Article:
What is Criminal Inadmissibility?
Criminal inadmissibility is a term used to describe individuals who are not granted entry or denied stay in Canada because they have committed (or been convicted of) a crime. This crime may have occurred inside or outside of Canada. If the crime was committed outside of Canada, it must be equivalent to Canadian laws and must be considered a crime in Canada too. It is also important to consider that not every type of criminal activity will automatically render a person inadmissible in Canada – For example, In Canada, we use the terms “Indictable” and “Summary” to describe the weight of the offence. Whereas in the USA, they use the terms “Felony” and “Misdemeanor” to describe the weight of the offence. When it comes to comparing the two, it is important to note that not all “Felonies” in the United States are considered “Indictable” offences within Canada, and the same goes for “Misdemeanors” and “Summary” offences.
Overcoming Criminal Inadmissibility
Normally, if you are criminally inadmissible you will not be allowed to enter or stay in Canada. However, there are ways to overcome this.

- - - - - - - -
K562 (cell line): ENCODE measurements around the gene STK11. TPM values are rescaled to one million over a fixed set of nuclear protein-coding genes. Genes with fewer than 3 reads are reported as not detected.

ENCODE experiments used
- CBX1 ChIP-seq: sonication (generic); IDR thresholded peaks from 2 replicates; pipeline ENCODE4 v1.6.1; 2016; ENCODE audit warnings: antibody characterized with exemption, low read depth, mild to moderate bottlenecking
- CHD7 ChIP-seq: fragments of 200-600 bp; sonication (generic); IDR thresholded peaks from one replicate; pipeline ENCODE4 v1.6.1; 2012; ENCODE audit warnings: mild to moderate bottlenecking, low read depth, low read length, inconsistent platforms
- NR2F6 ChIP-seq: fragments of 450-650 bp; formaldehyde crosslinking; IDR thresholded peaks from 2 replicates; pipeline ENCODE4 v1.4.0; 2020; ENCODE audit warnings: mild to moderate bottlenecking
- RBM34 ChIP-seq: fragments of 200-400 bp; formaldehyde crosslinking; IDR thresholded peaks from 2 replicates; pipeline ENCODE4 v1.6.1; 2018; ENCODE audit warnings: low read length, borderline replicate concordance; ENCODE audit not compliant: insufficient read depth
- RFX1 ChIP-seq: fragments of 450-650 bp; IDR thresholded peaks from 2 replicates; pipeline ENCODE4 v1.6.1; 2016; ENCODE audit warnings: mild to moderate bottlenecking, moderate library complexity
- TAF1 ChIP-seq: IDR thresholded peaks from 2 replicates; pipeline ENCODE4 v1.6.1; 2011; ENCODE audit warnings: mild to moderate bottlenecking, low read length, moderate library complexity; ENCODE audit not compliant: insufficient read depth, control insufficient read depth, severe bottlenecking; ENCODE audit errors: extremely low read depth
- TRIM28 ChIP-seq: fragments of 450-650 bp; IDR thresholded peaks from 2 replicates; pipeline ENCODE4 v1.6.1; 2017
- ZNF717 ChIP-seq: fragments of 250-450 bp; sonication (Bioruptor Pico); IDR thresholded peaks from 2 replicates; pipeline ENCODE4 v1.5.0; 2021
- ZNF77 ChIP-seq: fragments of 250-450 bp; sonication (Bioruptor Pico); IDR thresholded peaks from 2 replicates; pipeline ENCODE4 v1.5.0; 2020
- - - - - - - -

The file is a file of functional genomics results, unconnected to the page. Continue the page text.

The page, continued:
If you are deemed inadmissible, you may become admissible again if:
- An Immigration or Border Services office is satisfied that you have met the legal requirements to be deemed rehabilitated (Criminal Rehabilitation Application for more information)
- Apply and get approved for individual rehabilitation
- Receive a pardon or record suspension regarding your offence
Another option is if you are issued a Temporary Resident Permit (TRP). You may be issued a TRP if:
- Your reasons to travel to Canada are considered justified
- Your inadmissibility does not pose a risk to Canadian society
If you are concerned that you may be deemed criminally inadmissible but are still hoping to enter Canada, give us a call. We have experience dealing with these situations and provide our clients with detailed explanations and discussion of realistic options.